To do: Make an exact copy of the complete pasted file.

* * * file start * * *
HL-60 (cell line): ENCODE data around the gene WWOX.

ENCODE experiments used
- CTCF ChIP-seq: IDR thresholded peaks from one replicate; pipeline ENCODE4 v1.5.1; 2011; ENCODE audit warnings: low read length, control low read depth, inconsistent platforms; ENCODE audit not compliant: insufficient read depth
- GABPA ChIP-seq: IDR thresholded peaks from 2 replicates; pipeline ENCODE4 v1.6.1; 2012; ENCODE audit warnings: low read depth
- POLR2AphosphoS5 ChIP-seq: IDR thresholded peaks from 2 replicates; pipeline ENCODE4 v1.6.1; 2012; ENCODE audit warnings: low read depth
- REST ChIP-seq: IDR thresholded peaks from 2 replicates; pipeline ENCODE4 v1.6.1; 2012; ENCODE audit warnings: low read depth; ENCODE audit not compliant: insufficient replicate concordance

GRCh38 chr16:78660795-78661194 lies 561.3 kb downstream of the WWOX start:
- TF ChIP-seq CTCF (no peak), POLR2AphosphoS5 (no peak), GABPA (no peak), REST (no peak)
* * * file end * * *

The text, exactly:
HL-60 (cell line): ENCODE data around the gene WWOX.

ENCODE experiments used
- CTCF ChIP-seq: IDR thresholded peaks from one replicate; pipeline ENCODE4 v1.5.1; 2011; ENCODE audit warnings: low read length, control low read depth, inconsistent platforms; ENCODE audit not compliant: insufficient read depth
- GABPA ChIP-seq: IDR thresholded peaks from 2 replicates; pipeline ENCODE4 v1.6.1; 2012; ENCODE audit warnings: low read depth
- POLR2AphosphoS5 ChIP-seq: IDR thresholded peaks from 2 replicates; pipeline ENCODE4 v1.6.1; 2012; ENCODE audit warnings: low read depth
- REST ChIP-seq: IDR thresholded peaks from 2 replicates; pipeline ENCODE4 v1.6.1; 2012; ENCODE audit warnings: low read depth; ENCODE audit not compliant: insufficient replicate concordance

GRCh38 chr16:78660795-78661194 lies 561.3 kb downstream of the WWOX start:
- TF ChIP-seq CTCF (no peak), POLR2AphosphoS5 (no peak), GABPA (no peak), REST (no peak)